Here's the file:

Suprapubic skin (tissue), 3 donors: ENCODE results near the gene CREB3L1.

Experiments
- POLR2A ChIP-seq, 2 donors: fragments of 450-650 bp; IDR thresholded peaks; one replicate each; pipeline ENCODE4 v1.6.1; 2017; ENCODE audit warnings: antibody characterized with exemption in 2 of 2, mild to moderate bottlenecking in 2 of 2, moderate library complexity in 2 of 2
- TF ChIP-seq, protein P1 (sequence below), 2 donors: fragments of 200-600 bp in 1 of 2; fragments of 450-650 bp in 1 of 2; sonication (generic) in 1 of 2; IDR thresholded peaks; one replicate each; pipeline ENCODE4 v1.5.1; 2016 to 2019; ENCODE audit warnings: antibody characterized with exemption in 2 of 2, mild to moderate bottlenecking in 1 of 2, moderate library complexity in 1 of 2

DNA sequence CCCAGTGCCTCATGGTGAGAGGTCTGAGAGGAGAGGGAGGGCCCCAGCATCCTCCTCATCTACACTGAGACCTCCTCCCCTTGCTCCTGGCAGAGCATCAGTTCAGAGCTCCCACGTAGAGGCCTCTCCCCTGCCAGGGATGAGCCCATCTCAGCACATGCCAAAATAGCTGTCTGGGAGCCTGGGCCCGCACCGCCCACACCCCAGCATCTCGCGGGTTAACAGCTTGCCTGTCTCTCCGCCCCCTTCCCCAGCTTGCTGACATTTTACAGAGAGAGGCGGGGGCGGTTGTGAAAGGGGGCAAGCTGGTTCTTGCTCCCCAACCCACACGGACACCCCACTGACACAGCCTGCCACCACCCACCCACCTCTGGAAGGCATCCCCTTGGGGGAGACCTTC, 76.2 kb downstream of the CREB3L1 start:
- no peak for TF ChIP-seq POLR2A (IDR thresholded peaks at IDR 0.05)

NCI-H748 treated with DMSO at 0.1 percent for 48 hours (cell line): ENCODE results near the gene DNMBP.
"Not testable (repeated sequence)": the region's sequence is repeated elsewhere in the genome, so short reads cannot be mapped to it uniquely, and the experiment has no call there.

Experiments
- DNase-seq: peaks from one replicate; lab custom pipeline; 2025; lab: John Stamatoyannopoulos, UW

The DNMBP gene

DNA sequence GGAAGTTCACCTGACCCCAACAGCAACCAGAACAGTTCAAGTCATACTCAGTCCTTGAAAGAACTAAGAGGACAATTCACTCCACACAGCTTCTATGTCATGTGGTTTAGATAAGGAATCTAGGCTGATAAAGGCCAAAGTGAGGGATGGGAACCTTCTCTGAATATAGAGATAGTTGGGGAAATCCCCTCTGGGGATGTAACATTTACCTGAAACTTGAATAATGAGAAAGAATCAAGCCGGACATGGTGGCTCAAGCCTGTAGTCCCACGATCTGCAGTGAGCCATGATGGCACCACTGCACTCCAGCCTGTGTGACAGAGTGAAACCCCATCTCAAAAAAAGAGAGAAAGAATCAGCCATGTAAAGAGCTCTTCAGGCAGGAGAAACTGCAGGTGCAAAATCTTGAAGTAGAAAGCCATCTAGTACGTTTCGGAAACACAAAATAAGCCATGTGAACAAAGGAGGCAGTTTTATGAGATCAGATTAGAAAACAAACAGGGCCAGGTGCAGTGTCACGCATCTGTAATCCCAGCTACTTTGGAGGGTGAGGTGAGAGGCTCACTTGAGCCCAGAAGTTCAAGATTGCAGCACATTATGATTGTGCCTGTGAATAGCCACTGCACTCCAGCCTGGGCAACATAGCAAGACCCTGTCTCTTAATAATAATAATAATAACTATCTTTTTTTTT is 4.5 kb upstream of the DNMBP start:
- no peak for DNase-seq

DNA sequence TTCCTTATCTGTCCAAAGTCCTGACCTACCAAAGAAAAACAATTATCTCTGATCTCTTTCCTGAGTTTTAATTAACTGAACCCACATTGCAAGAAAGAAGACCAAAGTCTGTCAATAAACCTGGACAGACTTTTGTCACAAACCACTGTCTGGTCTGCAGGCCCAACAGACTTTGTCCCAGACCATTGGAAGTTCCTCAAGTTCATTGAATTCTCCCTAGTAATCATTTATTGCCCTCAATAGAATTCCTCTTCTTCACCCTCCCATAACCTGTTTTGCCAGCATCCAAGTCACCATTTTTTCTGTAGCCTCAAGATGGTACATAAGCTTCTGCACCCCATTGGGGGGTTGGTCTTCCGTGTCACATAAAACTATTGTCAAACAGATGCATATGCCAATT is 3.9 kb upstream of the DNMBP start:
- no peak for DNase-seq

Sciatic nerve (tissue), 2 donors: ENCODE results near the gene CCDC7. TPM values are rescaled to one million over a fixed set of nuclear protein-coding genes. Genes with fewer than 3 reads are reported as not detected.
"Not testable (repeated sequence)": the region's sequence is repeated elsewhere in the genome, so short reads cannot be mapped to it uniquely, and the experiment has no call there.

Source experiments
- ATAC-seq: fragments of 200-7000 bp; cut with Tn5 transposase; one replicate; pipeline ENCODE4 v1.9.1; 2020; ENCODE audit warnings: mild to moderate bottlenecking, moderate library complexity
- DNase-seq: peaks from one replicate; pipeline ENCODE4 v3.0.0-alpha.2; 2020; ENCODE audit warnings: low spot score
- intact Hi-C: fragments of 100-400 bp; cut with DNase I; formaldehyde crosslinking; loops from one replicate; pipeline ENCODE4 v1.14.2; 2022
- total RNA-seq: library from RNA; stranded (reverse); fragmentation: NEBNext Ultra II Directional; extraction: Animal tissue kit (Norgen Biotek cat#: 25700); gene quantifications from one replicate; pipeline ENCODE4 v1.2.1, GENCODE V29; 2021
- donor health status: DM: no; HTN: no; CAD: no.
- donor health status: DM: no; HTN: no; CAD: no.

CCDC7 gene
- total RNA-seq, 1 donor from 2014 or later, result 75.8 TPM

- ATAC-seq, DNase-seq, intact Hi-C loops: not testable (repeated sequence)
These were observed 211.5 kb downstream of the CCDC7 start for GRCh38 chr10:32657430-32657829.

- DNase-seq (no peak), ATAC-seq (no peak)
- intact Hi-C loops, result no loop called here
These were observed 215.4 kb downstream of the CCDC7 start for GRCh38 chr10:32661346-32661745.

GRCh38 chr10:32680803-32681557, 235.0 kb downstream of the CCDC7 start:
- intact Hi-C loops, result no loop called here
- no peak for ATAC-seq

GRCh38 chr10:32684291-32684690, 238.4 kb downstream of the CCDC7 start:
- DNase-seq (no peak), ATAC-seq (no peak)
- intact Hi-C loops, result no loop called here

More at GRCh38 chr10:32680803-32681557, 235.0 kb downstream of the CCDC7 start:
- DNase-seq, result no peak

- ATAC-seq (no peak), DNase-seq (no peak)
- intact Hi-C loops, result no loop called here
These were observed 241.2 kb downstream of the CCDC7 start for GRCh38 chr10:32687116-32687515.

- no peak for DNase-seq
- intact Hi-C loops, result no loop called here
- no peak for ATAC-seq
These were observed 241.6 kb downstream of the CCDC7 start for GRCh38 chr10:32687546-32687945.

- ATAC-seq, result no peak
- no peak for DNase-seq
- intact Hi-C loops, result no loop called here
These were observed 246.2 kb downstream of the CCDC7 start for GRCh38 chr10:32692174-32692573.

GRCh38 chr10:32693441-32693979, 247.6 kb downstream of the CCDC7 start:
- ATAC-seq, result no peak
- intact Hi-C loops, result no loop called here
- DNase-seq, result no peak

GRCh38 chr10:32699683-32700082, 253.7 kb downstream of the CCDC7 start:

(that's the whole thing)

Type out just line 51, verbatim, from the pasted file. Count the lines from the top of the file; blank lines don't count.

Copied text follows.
GRCh38 chr10:32693441-32693979, 247.6 kb downstream of the CCDC7 start: